Missing Flying Tiger headed home at last
By Steve Huffman
Eloise Kennedy Mahn never met her great-uncle, but still felt a sense of relief upon hearing that his remains had been identified.
"Now, we can finally put closure to the whole thing," Mahn said.
Her great-uncle was 2nd Lt. Robert Hoyle Upchurch, a member of the legendary Flying Tigers, a group of American pilots who fought the Japanese along the China/Burma border during World War II.
Upchurch's plane disappeared during the latter stages of the war and for more than 60 years, the fate of the 21-year-old pilot remained a mystery.
Initially, he was listed as missing in action. A year or two after the war, Upchurch was declared dead.
That's the way the situation remained until last May when Upchurch's remains were discovered on a secluded mountain in rural China.
"My grandmother used to talk of him," Mahn said. "She never got over the fact that he was missing."
Mahn's grandmother, Stella Bell Upchurch Kennedy, and Robert Upchurch were brother and sister. There were 11 children in their family, all now deceased.
But Mahn, a resident of Salisbury, said her family is a close-knit one, with plenty of aunts, uncles and cousins all relieved that their long-lost loved one is finally heading home.
Upchurch's story is an interesting one.
His plane, a P-40 fighter painted with the snarling teeth of a tiger, crashed in bad weather on Oct. 6, 1944. It was Upchurch's first mission with the 74th Fighter Squadron, the Flying Tigers.
The villagers in Guidong in southeast China admired the 74th Squadron and a large group of them hiked to the crash site on a nearby mountain.
They wrapped Upchurch's body in a red cloth and buried him under a mound on the side of a hill they considered sacred. According to reports, villagers prayed over the grave, drank rice wine and wrapped the cross in a paper wreath.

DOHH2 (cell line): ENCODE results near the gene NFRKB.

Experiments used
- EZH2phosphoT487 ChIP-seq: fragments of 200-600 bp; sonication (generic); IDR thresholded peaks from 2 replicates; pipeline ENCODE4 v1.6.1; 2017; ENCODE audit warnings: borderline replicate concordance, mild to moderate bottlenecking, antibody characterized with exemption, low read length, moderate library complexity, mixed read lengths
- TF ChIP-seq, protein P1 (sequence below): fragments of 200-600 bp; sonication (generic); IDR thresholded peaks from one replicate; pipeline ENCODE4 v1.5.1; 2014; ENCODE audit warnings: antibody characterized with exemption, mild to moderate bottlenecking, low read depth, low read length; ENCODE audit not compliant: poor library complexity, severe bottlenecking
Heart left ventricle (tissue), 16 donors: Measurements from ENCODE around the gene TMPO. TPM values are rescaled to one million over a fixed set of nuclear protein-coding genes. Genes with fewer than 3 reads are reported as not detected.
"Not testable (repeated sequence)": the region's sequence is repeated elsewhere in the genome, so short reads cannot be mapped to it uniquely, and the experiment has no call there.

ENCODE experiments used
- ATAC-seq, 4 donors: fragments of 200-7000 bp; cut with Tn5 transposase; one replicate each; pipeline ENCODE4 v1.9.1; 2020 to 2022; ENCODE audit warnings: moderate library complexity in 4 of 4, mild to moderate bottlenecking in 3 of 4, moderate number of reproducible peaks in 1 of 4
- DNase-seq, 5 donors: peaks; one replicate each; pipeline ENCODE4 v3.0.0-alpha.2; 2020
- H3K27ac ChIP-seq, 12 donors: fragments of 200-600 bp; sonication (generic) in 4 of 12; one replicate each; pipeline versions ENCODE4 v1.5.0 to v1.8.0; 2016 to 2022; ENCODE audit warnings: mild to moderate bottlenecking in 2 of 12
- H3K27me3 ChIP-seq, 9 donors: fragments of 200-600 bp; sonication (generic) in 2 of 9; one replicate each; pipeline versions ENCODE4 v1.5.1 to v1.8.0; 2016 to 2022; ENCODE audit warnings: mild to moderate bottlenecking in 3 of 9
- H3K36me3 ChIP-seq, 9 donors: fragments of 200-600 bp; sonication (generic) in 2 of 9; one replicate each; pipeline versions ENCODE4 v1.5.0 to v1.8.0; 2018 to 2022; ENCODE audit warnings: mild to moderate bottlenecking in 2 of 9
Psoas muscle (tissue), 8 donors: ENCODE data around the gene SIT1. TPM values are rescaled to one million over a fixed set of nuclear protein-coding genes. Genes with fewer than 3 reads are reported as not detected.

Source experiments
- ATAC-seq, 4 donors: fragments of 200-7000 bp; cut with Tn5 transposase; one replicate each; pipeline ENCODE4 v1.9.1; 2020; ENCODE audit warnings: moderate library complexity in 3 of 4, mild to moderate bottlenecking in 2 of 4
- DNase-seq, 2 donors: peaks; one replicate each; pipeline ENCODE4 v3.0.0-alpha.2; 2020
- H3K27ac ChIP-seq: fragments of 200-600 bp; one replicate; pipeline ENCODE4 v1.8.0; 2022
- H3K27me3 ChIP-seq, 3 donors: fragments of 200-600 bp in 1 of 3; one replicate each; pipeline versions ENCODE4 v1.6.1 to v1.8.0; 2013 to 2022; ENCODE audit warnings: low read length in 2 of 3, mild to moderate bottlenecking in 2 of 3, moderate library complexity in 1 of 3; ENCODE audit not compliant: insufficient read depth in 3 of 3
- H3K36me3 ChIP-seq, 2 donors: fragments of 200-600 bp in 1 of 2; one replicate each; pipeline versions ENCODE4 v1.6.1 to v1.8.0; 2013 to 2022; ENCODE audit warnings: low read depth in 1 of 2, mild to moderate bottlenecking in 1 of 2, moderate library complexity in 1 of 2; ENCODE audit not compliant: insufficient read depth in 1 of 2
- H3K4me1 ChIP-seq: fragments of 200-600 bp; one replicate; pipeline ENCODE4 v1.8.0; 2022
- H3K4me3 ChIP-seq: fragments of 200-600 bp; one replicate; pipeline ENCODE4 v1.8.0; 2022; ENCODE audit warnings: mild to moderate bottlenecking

In the decades since, the villagers have looked after the grave. One of those villagers, identified as Mr. Huang, was only a child at the time of the crash and has taken a particular interest in maintaining the burial site.
Last May, the Joint POW/MIA Accounting Command finally solved the mystery of the plane's pilot.
The command's laboratory in Hawaii is the only facility of its type in the world. It is the largest forensic anthropology lab in operation anywhere.
There, a staff of more than 30 civilian forensic anthropologists and three military dentists examine fragmentary human remains in an ongoing mission to return the bodies of the missing to their families.
Their motto is, "Until they are home."
A team from the command dug up Upchurch's remains and identified the former pilot through DNA samples. Upchurch was raised in High Falls, a small community between Asheboro and Carthage.
The remains are being returned to North Carolina on Tuesday. On Saturday, family members will gather at the cemetery at High Falls Methodist Church where a headstone has long paid tribute to Upchurch.
Next week, the monument's "MIA" designation will be reworked to read, "Home at last."
Mahn and her husband, Henry, as well as her mother, Louise Musselman, will travel to Greensboro on Friday to meet with other family members. The next day, a hearse bearing Upchurch's remains will receive a military escort on the drive to High Falls.
A service will be held at the cemetery there and will include a flyover by members of the modern-day Flying Tigers. Afterwards, members of Upchurch's family will tour Pope Air Force Base at nearby Fort Bragg.
"We're going to have a family reunion," Eloise Mahn said.
She's 48 and was born long after her great-uncle died. But Mahn said that from everything she's been told, Upchurch would have wanted his family to have a grand time as they remembered him.
"For them to have been such a large family, they were very close," Mahn said of Upchurch and his siblings. "His name always got brought up whenever they were together."
Musselman never met Upchurch, either, marrying into the family after the Second World War.
But she said that from everything she was told, family members for the longest time expected to look up one day and see Upchurch stepping through the door.
"They thought he'd been captured," Musselman said. "Because he was missing in action, they kept thinking he'd come home."
And, at long last, he has.